Marketing News Roundup - May 27, 2011

What's new in marketing this week?

Pay with your phone? Google out the gate with Google Wallet, an app which allows you to pay with your phone. Will this be the death of cash credit cards, or will people resist due to privacy concerns? (InfoWorld)

Detroit Coolphoto © 2011 Charlie Wollborg | more info (via: Wylio)
In a phyrric victory for cash-crunched wives and girlfriends of guys everywhere, it turns out that men are bigger impulse buyers. If you're wondering who the SkyMall catalog people have in mind, now you know. (Technorati)

Is Detroit the next Silicon Valley? Google, Ford, Quicken Loans hiring engineers aplenty. Let's hope the momentum keeps up. (GoodNewsNetwork)

Oprah's last show was this week. What will happen to all the Oprah-supported-industries? Don't worry, she's still on cable and online. (Forbes)

Now's your chance to travel like you're rich and famous. JetBlue is auctioning off signed luggage from celebrities like Jordin Sparks and Donald Trump. Proceeds go to charity DoSomething.org (MSNBC)

Have a great weekend, and thanks for reading!

Another Marketing Lesson from the Un-Rapture

Lots of bloggers have already written about marketing lessons from the apocalypse that didn't happen on Saturday.

If you want to read them, click here for a list.

Fortunately for everyone but Harold Camping, the rapture didn't happen on Saturday. We're all still here, hopefully enjoying our lives.

When questioned about the fact that the end times didn't begin on May 21st, Camping said that God had decided to spare the people five months of tribulation, and that the apocalypse was now scheduled for October 21, 2011. His last rapture prediction, in 1994, also didn't come true.

This reminded me of something a lot of marketers do, which is to extend their sales again, again, and again. I see this in my inbox all the time. The first promotion says:

Center Milky Way Galaxy Mountainsphoto © 2010 Forest Wander | more info (via: Wylio)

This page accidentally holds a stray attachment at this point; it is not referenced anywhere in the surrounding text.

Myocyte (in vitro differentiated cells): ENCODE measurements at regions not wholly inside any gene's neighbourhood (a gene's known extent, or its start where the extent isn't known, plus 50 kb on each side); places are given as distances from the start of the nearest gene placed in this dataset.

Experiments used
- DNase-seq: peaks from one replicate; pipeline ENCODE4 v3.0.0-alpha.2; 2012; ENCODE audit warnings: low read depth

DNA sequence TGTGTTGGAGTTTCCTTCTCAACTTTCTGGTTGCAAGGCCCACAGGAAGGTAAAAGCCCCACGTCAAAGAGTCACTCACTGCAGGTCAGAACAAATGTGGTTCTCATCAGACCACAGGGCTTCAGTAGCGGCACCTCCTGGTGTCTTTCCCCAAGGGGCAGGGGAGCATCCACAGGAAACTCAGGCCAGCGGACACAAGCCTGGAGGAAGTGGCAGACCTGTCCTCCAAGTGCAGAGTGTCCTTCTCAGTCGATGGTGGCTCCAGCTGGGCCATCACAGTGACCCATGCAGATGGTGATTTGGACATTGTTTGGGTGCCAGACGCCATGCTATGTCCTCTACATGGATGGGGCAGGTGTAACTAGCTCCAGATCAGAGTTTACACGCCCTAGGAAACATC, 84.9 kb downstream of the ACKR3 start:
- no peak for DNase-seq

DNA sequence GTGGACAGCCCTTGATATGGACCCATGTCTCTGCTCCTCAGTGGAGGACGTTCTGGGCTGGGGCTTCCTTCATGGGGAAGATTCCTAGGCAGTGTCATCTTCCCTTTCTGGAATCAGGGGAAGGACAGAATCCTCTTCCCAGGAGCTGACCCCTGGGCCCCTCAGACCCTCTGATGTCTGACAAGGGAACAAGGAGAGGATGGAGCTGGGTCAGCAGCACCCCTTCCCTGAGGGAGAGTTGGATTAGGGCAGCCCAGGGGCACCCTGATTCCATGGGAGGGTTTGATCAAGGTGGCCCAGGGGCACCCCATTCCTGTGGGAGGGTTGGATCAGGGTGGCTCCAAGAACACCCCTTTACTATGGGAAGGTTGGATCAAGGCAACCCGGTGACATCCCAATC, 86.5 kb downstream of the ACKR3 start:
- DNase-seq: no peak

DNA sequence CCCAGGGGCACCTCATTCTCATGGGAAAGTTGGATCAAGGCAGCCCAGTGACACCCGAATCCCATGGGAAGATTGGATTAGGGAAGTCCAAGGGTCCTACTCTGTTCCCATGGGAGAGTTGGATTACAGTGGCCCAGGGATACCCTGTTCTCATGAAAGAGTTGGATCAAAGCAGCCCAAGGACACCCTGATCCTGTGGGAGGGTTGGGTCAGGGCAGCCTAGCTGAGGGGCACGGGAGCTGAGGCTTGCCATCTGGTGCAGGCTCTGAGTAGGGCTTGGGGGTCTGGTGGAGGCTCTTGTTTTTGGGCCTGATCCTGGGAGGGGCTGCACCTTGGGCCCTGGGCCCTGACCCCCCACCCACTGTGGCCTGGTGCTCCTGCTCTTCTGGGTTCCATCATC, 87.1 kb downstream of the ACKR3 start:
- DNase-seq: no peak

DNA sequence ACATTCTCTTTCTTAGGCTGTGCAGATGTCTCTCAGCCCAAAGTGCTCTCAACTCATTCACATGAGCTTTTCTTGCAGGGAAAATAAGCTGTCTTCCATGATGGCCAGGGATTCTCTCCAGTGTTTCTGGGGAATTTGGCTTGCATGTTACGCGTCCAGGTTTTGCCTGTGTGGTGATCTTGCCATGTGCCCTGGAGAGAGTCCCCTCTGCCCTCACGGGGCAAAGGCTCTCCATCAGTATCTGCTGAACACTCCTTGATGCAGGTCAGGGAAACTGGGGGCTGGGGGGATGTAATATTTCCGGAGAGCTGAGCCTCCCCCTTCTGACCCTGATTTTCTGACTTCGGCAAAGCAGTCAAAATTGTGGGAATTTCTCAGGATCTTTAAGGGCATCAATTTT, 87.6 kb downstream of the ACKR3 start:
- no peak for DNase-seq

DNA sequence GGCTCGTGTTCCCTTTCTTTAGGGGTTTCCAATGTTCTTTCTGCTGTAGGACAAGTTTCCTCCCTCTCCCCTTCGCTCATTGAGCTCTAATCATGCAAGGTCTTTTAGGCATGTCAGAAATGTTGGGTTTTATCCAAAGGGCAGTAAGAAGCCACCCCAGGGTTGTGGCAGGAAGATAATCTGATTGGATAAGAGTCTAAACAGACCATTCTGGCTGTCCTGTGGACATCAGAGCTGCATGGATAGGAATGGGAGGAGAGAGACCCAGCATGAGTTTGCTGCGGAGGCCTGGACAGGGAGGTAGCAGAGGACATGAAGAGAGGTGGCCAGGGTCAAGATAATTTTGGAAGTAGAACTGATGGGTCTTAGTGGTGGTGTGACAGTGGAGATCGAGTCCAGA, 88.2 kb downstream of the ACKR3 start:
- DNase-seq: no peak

Sale Ends Friday!

Then, I get a:

Sale Extended through Sunday. Act Now!

and then, I get a:

Sale Now Extended through Tuesday. Don't Miss!

At this point, I think you're probably just going to extend your sale again, and your message loses both relevance and credibility. I'll just wait to buy - you'll just do another sale, right?

Don't be like Harold Camping. If you still have inventory to sell, create a new promotion. If your current sale isn't meeting your goals, instead of extending it, why not try a new approach to see if that drives better results? It's always a good idea to put something new in front of your customers.  Need help? Let me know.

Writing Your Own Customer Stories

Since my previous post on story marketing is the one that gets read the most, I figured you all might want to hear more about this concept.

How can you make story marketing work for your business?

Recently, I've been writing some client stories for a client of mine who has a very busy consulting business of her own. Let's call her Florence, or this post is going to use the word "client" far too many times to be readable. Here's how I put together Florence's stories:

photo © 2007 umjanedoan | more info (via: Wylio)

1) We identified the starting point of the client. Where were they when they began working with Florence? What were their challenges?

2) What did Florence do for them? This is the longest part of the client story. We were sure to include details. After all, it's great that Florence has helped so many people, but her prospective clients want to know how she has done that.

3) Where is the client now? Where did the journey end, or is it still going on? How did Florence's work contribute to the clients' success, and how are they still using the framework and guidance she provided to continue to grow?

Once I had this information about Florence's clients, I was able to create a narrative for each one. These stories are helping Florence's web site and printed materials to come alive, and to be relevant to people who are shopping Florence's business. They are also helping her to explain what she does, and to what result even more clearly, better supporting her business development needs.

Homework for you:

Write a client story today. Think about the beginning, middle, and end. Need help? Let me know.

Marketing News Roundup - May 20, 2011